Pax Sax Sarax

Burns Night is rapidly approaching (January 25th) and since we don’t really go into the food aspect of bars here on, there won’t be any recipes for haggis. What we will discuss however, are scotch based libations, focusing on a recent creation of mine.

Continuing with our heavily-bittered, magic-worded cocktails of late, I present for you our first concoction, the Pax Sax Sarax. Like the Zim Zala Bim and the Alabazam before it, this is yet another fantastically complex cocktail that uses a boat-load of bitters to good effect.

According to The Complete Book of Spells, Ceremonies and Magic, the magic phrase Pax Sax Sarax was found in an Elizabethan manuscript in the British Museum, and was purportedly used to prolong orgasm. It was also used to “prevent a person from firing a gun while you are looking into the barrel” according to Albertus Magnus, Being the Approved, Verified, Sympathetic and Natural Egyptian Secrets or White and Black Art for Man and Beast, so as you can see, this is a potent concoction indeed!

Call up Penn and Teller so you can dazzle them with the magic behind the:


2 oz Glenmorangie single malt
1/4 oz Peychaud’s bitters
1/4 oz Cherry Heering
stir all ingredients with ice
rinse cocktail glass with absinthe
strain into a cocktail glass
garnish with 3 brandied cherries

UPDATE: It became apparent today, as I served this libation to guests at my bar, that it is imperative that one not only garnishes this cocktail with the cherries, but that the guest knows that this is part of the experience. The cherries make this cocktail. Ensure that you don’t eat them all at the beginning or at the end, but rather space them out throughout the drinking experience.

While these latest concoctions may have a ton of bitters in them, I want to point out that these aren’t extremely bitter drinks. The bitters that I have used aren’t overly bitter by themselves, especially in the case of Peychaud’s which has a pleasant, sweet anise-y finish. One should also keep in mind that I am balancing the bitters with an equal portion of liqueur in both the Zim Zala Bim and the Pax Sax Sarax. The reason why this drink was pretty much a no-brainer for me (the proportions were bang on in its very first incarnation) is as simple as this: licorice and cherry are natural flavour pairings for scotch. The key for this drink was to pick a scotch that was neither too peaty or barrel influenced. Glenmorangie seemed like the obvious, readily available option for this drink, and sure enough it didn’t disappoint.

This is a drink for scotch drinkers, and despite the outrageous quantity of Peychaud’s bitters present, the scotch still makes its authority known. The bitters, cherry and absinthe flavours all work with the scotch, instead of against, and while I wouldn’t suggest this drink to a scotch neophyte, I would probably put it in my top three drinks to give an experienced scotch palate, along with the:


1 ½ oz Famous Grouse
¾ oz sweet vermouth
1/8 oz Benedictine
dash of Peychaud’s bitters
stir all with ice and strain into a chilled cocktail glass
your choice of lemon twist or cherry garnish (both work well)

and the


2 oz Famous Grouse
½ oz ginger liqueur
½ oz amaro Nonino
2 dashes Peychaud’s bitters
stir and strain into a chilled cocktail glass
garnish with lemon twist.


Pax Sax Sarax

Pax Sax Sarax

Picture and drinks by:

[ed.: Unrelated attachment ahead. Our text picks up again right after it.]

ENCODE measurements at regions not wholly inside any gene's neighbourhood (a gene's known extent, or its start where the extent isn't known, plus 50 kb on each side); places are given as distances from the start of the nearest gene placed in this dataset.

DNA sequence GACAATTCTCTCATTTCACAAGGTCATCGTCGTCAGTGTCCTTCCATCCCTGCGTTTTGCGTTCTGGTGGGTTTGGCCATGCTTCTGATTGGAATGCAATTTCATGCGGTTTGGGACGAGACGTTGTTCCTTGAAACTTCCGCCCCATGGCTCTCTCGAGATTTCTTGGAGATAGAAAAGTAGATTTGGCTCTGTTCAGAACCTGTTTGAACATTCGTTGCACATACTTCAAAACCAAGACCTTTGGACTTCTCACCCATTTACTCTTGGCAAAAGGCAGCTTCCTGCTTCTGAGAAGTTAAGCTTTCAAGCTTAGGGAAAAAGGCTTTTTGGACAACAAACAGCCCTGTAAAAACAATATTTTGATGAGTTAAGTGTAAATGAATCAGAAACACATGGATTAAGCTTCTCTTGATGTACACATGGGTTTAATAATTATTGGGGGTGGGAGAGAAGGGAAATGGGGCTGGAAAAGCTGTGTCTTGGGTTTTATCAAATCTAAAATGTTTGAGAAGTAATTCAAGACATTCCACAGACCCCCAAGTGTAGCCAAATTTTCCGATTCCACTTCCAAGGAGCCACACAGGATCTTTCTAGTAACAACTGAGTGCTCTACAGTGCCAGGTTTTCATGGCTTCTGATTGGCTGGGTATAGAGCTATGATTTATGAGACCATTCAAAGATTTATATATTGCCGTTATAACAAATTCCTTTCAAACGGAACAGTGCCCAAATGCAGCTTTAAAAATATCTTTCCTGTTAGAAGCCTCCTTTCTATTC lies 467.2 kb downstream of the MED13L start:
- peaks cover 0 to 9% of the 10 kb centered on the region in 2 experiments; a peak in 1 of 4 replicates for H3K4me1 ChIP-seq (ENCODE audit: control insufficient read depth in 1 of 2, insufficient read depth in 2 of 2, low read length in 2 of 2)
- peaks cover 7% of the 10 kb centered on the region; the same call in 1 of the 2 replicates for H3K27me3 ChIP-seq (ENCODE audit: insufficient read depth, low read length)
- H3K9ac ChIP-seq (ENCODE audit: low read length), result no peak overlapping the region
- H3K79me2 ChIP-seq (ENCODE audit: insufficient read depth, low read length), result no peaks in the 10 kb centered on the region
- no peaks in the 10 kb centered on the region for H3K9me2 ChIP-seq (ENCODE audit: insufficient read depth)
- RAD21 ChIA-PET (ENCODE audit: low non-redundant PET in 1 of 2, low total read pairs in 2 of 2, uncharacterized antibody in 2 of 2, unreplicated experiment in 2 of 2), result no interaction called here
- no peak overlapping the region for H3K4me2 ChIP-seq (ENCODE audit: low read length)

Jamie Boudreau
Cocktail Whisperer



~ by Jamie Boudreau on January 12, 2009.

14 Responses to “Pax Sax Sarax”

  1. Mmm. Looks like LVMH and Edrington are about to move some more product, at least in my ’hood! I need to replenish my stocks, anyway, and I can foresee tippling two or three of these in about… eight hours or so. Suddenly I feel all motivated!

  2. Lovely, lovely magic! Burns is my maiden name, so I’m all about celebrating this important holiday. 😉

  3. sounds exceptional. thank you.

  4. God Jamie, you make it sound so simple. Love it.

  5. It took me a while to realise but what you are actually doing is taking non potable bitters and turning them into complex potable variations! You are opening up an oppurntunity for us to recreate drinks according to classic tried and tested by replacing the Campari, Amaro, Fernets and whatnots to create new libations. Wow! Jamie you are a master.

  6. I just stumbled upon your blog and I am so incredibly impressed! I hope that I can become good enough at this craft to be as creative and thoughtful as you are with your amazing concoctions! Best to you Jamie!!!

  7. […] Pax Sax Sarax: Why you’d think of skipping Burns supper (or, if avoiding like I the haggis, skipping a Burns night cocktail), or skip getting poetic with this scotch-y bitters-y magical affair is beyond me–so why? Instead, fly your broom over to SpiritsandCocktails and bring out the inner witch or warlock or sorcerer or thaumaturge or (gasp) poet while sipping a strengthening concoction (and enjoying every minute of it). Share and Enjoy: […]

  8. I really like the Pax Sax Sarax. Definitely my kind of aperitif cocktail! And I have most of an bottle of Glenmorangie set aside for making more!

  9. I love Rob Roys up. I think this is one I would like. Sure wish I could find those cocktail glasses. Thanks for the recipe. Nice blog!

  10. […] think he actually suggests making it with Scotch, which is a shame because, as Jamie Boudreau points out, Scotch, cherry, and Peychaud’s (read: anise) are made for each other.  It also plays into […]

  11. […] had first discovered this twist on a Rob Roy (or perhaps a Bobby Burns) many moons ago in David Wondrich’s wonderful tome, Esquire Drinks. The Borden Chase is named […]

  12. i want a friend to take me in bar to learned because im a bartender im looking for a job in other country like america californi1 im jhon thanks ihope any one to rply!!!

  13. if there’s a good guy or women to be my friend here’s my contact number 09304561388

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